Candace Chewell-Hodge, wrote an article entitled “With All our Mite” in an online magazine for LGBT Christians. She makes this same observation, wondering why this widow would ever contribute to the very institution that marginalizes her.
She compares the commitment of the widow to the temple and to the commitment of the LGBT community to churches that oppress them.
She writes, “Even if others think we're crazy, the Lesbian, Gay, Bisexual, and Transgender community, and its allies, must continue to give all its ‘mite’ to the church in the hope that one day we can reform it - from the inside out.”
She goes on, “I seek to emulate (the widow’s) faithfulness to an institution that marginalizes her.”
“I believe she understood that she is a powerful witness against…the scribes of her day…and we, as LGBT people, can follow her example and continue to be powerful witnesses as we seek to make the church more welcoming and inclusive of all outcasts, not just those in our community.”
And so while the scribe secures his financial future by “devouring” the lives of widows, this widow gives her tiny offering as an act of witness against the temple and a statement to convict those who oppress the most vulnerable.
How can our money, like the Widow’s Mite, stand up for justice and resist oppression?
Does our money call attention to our own flowing robes and our seat of honor or does our money call attention to the “least of these,” who are forgotten and cast out?
The widow’s meager offering teaches us to let our money lead us to moments of compassion and generosity.
She also inspires us to use our money to stand up against oppression instead of solidifying unjust social structures.
Lastly, the widow’s mite inspires us not to be defined by the conditions surrounding us.
In this story, the widow is not to be defined by how much she owns or how much she doesn’t own.
But the scribe, on the other hand, pretends and plays “dress up” in order to maintain his social standing. He doesn’t really mean it when he prays those long prayers, but the prayers gain him respect, and so he does it anyway in order to maintain power.
He lets the system define who he is, what he wears, and who he is friends with, in order to maintain his sense of status.
The widow’s vulnerable situation could have just as much power over her. She has every right to be bitter at the world.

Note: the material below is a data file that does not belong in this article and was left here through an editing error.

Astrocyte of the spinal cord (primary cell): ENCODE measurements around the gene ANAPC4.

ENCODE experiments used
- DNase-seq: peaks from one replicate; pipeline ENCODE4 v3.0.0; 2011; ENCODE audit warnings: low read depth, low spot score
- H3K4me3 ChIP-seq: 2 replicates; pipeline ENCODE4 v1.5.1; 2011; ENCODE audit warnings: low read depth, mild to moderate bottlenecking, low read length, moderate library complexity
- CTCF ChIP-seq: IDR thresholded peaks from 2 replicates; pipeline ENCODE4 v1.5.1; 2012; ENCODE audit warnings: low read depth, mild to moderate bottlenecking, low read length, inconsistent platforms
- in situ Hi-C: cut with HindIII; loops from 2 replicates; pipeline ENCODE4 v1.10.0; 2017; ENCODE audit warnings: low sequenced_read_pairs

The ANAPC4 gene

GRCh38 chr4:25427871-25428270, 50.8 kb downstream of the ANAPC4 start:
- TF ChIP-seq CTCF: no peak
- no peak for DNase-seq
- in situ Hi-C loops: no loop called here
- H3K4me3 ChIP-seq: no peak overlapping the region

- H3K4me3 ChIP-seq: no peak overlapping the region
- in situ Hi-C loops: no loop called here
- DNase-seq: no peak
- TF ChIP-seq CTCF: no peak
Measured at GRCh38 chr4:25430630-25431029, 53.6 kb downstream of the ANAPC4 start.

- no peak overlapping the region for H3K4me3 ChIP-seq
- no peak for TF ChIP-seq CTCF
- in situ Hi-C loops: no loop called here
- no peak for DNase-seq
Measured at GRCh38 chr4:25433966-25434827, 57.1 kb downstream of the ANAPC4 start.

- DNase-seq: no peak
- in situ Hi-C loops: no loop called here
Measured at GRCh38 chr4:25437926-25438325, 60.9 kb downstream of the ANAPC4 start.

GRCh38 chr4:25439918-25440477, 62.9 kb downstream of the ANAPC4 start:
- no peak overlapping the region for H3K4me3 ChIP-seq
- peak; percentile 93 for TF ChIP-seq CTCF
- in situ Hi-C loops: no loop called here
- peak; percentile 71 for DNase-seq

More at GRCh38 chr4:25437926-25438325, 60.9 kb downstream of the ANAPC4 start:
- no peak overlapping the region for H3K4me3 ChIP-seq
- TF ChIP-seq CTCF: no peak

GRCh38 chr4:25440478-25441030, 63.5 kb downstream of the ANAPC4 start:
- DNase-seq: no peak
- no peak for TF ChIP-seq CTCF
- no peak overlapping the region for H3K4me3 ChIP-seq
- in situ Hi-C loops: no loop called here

I’m sure that she has moments of anger against those who oppress her.
And she has moments when poverty and loneliness overwhelm her. However, in this moment, she rises above her script.
She does not beg, instead, she graciously gives, perhaps in honor of others who are just as vulnerable as she is.
She does not let the social structure or fragile economic state define her. Instead, compassion and generosity empower her to rise above her vulnerability.
How do you shake your own vulnerability?
By allowing others to define you?
Or by using generosity and compassion to rise above the script that society has written?
Have you ever received hospitality from a poor person, or a person who is cast out, like the widow?
In 2009, I visited a Liberian refugee camp in Ghana, West Africa with several colleagues. People who had lived in this camp for several years with inadequate housing and resources combined their resources and served us a wonderful…not because we were in power or because we demanded it… but as a free gift of love and hospitality. This was a moment of radical generosity. And for me it was an experience of the Divine.
The widow’s mite teaches us to let our vulnerability lead to compassion and to rise above the categories that define us.
And the widow teaches us to let these stories of radical generosity convict all of us of the need for social change, and care for the “least of these” in our own society.
Jesus says, “Whatever you have done to the least of these, you have done to me.” And so, how does our money care for “the least” in our community, in our country, in our world?
How does our money draw us out of a place of vulnerability and fear into a space of compassion and generosity?
How do we let our money lead to justice?
How do we direct our bank accounts to help us “see others in need” rather than making ourselves “seen” by others?
How can our money be a sacred gift that leads us into communion with each other, thereby leading us into communion with God?
As we turn our eyes to the Table… and we remember the life of Christ, who embodied radical generosity and loving service…who emptied himself taking the form of a servant not grasping at power or fame. We remember Christ, who cared for lepers, widows, and sinners. As we gather for communion today, let us contemplate the meager life of Christ and the widow’s mite. Amen.